Is a Flowering Potato Vine Poisonous to Dogs?

by Ruth de Jauregui Google
The flowering potato vine's flowers may be white or blue.

The flowering potato vine's flowers may be white or blue.

Brand X Pictures/Brand X Pictures/Getty Images

The flowering potato vine (Solanum jasminoides) is grown in many gardens because of its fast growth, semi-evergreen foliage and white flowers. A member of the nightshade family, the flowering potato vine is a relative of the familiar garden potato. Like the garden potato, the leaves, stems, flowers and berries are all toxic to man and beast -- including your beloved puppy, Picasso.

The Toxic Solanum Family

The members of the nightshade, or Solanum family, including tomatoes, potatoes and the flowering potato vine, all contain alkaloids which may be toxic if eaten in large quantities. Among the symptoms of alkaloid poisoning are confusion, dilated pupils, diarrhea, drooling, sleepiness, vomiting and weakness. If you think Picasso might have eaten your vine, take him to the veterinarian as soon as possible. Tell the veterinarian what he ate and take a sample of the plant to the vet's office.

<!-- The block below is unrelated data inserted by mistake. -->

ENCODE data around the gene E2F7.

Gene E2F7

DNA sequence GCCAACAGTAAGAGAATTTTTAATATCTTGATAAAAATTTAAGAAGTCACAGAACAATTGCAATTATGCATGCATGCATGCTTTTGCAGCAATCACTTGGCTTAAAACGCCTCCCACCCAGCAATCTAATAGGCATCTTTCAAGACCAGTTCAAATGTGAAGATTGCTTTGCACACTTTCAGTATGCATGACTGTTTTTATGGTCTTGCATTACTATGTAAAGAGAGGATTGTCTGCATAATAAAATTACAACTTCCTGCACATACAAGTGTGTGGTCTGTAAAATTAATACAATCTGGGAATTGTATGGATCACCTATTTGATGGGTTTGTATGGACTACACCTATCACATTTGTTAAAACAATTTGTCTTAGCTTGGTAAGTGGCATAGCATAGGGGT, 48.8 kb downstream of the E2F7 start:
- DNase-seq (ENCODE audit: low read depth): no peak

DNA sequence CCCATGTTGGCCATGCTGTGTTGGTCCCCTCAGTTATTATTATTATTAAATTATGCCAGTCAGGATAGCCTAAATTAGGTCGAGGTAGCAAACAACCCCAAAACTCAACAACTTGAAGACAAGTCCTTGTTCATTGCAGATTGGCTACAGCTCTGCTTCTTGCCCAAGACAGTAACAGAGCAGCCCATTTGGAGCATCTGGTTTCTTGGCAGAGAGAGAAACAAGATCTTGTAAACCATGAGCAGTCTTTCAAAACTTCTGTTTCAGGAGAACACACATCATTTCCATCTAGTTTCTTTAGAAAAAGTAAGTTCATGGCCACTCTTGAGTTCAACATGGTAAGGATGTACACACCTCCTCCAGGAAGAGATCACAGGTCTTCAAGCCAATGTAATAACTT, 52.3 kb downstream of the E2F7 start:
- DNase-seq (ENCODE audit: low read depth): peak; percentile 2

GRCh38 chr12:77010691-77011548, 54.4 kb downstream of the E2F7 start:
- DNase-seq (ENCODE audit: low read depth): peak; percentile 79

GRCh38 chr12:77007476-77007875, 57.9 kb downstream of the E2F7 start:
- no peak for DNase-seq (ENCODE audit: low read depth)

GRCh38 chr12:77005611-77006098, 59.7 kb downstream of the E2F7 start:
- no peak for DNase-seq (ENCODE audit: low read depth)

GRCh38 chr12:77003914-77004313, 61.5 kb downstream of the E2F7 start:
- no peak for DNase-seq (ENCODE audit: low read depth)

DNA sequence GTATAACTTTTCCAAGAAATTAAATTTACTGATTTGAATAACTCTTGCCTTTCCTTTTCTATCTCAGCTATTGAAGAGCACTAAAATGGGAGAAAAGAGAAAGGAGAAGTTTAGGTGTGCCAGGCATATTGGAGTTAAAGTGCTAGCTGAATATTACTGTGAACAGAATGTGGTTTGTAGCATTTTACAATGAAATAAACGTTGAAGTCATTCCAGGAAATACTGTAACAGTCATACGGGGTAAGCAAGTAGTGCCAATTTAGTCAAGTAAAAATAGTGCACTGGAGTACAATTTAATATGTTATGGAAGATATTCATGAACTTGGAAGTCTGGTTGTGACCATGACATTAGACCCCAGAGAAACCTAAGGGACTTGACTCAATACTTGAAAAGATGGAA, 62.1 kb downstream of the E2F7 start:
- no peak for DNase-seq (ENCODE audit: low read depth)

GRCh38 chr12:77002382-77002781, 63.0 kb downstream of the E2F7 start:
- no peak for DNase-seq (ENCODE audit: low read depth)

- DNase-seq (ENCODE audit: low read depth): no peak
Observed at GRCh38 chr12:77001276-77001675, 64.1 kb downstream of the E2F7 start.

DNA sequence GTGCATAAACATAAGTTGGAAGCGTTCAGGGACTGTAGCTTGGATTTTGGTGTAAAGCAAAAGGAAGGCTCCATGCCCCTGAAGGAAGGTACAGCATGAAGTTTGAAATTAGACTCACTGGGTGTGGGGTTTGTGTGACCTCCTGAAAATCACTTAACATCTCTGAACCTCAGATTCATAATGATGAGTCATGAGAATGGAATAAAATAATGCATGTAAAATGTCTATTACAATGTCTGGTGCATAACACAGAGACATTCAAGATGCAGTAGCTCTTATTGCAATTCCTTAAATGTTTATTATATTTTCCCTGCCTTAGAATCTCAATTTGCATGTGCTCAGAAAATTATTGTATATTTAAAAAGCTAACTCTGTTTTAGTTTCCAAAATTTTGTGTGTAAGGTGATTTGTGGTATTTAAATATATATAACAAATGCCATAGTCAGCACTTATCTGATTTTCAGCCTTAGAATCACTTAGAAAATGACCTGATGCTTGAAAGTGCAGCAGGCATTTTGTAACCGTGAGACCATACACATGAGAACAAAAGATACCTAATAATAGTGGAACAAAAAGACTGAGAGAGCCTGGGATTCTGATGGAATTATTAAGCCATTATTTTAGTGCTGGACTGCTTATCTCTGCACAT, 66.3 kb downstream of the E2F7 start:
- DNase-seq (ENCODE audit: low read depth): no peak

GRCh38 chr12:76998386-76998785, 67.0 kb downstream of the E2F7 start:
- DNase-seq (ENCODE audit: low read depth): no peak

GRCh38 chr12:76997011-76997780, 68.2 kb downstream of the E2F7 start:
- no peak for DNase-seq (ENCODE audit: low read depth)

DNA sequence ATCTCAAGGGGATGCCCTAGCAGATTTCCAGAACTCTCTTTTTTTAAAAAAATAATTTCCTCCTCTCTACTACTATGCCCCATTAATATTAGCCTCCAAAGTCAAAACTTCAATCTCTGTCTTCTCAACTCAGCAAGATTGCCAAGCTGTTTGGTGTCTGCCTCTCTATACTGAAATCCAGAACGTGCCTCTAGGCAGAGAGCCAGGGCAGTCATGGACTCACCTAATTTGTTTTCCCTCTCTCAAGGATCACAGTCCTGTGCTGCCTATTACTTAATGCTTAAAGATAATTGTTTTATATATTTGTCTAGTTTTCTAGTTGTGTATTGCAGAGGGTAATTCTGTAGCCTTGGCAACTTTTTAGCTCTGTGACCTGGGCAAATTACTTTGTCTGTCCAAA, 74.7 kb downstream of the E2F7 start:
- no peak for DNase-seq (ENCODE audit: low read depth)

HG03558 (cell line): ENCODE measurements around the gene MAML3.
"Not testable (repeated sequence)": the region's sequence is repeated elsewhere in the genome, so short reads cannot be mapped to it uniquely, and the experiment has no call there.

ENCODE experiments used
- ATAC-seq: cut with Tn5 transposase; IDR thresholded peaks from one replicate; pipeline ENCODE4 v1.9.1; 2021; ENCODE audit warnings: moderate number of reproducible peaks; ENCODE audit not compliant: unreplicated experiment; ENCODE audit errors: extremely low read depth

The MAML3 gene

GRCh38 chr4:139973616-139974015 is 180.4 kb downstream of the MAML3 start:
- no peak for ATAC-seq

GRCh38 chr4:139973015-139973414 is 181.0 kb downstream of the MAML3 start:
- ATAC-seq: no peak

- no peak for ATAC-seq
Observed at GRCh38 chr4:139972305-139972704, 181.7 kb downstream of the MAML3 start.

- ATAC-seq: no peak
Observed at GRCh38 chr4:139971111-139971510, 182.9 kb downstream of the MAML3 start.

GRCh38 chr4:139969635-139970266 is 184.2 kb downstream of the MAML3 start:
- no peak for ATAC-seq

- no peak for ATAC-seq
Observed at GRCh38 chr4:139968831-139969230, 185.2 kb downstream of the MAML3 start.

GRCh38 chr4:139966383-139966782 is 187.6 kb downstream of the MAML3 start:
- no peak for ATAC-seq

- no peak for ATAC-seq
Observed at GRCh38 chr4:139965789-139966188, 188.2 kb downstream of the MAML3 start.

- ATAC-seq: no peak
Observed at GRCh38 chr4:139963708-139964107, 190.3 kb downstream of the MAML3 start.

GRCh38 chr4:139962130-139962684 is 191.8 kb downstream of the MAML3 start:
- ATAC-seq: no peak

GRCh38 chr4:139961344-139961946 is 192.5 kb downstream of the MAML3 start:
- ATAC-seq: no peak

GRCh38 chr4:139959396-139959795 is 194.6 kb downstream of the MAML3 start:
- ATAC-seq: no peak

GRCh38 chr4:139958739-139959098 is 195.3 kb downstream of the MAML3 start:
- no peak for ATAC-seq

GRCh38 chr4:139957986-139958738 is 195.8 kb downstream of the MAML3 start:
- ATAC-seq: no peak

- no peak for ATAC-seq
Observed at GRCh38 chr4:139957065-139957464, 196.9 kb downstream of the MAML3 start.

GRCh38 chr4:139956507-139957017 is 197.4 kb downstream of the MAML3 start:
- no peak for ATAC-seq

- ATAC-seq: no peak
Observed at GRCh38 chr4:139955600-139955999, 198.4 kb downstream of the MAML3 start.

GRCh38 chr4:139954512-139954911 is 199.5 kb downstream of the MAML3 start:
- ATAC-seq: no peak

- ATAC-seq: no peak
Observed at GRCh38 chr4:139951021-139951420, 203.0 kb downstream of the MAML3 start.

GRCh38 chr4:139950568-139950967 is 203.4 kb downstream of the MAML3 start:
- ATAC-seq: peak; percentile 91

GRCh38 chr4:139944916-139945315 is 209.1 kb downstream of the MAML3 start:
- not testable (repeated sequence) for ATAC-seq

Photo Credits

  • Brand X Pictures/Brand X Pictures/Getty Images

About the Author

Ruth de Jauregui is the author of "The Soul of California—Cooking for the Holidays," "Ghost Towns" and "100 Medical Milestones That Shaped World History." A graphic artist and writer for more than 30 years, she maintains several blogs and is working on her first novels, a fantasy and a steamfunk alternate history.

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